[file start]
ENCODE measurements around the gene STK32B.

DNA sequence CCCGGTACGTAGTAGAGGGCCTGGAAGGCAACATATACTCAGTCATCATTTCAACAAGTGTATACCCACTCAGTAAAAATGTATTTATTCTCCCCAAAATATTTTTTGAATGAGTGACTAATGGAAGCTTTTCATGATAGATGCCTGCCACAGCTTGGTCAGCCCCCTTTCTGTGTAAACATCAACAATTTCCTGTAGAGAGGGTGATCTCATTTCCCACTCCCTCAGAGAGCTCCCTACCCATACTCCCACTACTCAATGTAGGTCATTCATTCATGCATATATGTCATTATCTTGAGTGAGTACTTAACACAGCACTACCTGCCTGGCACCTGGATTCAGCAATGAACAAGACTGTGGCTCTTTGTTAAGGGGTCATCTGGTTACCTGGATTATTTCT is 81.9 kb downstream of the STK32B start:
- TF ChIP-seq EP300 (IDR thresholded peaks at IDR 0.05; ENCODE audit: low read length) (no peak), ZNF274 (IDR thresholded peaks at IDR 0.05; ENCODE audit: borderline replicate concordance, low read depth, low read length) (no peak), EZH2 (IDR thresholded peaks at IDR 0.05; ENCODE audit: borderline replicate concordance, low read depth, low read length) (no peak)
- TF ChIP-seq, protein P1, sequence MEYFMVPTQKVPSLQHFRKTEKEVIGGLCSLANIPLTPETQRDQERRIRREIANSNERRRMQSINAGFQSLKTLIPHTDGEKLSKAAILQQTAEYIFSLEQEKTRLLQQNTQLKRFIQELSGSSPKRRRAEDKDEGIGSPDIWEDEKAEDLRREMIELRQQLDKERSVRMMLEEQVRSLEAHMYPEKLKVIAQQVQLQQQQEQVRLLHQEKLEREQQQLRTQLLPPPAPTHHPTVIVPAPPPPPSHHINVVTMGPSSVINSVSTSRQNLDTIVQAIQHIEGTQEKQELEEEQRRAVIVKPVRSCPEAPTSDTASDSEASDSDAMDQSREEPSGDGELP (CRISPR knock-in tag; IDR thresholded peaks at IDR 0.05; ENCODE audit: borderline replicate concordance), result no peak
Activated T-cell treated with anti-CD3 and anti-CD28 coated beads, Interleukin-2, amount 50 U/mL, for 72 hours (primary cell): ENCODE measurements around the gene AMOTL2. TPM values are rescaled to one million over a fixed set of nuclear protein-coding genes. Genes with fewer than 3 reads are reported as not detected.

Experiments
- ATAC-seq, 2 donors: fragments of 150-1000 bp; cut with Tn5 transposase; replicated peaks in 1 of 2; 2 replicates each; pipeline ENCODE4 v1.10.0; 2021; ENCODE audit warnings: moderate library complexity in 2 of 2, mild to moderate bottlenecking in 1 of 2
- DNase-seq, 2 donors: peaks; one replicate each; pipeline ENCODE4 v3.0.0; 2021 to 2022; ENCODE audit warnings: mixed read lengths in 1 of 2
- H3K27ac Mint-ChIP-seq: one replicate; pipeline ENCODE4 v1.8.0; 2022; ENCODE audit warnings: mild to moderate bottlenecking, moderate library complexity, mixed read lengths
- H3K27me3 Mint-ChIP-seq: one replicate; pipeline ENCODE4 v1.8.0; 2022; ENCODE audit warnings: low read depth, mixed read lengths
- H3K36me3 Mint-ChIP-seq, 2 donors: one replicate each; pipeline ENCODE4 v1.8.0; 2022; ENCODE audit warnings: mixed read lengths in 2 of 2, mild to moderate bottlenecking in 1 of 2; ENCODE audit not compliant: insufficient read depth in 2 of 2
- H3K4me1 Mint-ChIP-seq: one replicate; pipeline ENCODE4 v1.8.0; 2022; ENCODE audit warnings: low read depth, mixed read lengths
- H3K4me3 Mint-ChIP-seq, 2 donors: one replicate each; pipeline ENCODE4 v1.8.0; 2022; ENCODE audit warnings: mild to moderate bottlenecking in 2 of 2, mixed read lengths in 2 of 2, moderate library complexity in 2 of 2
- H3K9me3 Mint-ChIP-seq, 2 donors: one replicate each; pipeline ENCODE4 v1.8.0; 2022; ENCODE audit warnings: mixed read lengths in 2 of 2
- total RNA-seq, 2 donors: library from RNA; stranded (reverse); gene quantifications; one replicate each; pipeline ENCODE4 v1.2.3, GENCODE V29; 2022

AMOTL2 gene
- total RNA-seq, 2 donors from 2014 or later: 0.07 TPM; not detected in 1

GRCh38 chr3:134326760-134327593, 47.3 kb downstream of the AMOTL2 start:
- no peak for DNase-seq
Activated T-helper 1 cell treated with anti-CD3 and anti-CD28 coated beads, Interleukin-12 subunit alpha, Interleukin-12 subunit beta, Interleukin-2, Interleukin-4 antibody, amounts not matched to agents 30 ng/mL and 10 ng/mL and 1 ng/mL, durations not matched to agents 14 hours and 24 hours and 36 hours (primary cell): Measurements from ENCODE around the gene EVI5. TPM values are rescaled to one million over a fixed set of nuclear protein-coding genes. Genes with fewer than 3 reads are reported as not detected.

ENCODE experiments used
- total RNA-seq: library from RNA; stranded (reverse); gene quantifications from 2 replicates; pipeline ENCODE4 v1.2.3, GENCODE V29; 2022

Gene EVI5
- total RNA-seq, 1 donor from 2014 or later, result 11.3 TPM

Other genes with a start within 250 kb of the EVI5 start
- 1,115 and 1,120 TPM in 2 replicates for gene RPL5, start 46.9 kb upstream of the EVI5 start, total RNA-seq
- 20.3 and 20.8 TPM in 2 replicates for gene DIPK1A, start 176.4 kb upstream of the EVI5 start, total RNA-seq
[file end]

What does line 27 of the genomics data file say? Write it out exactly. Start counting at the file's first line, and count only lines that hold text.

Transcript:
- 20.3 and 20.8 TPM in 2 replicates for gene DIPK1A, start 176.4 kb upstream of the EVI5 start, total RNA-seq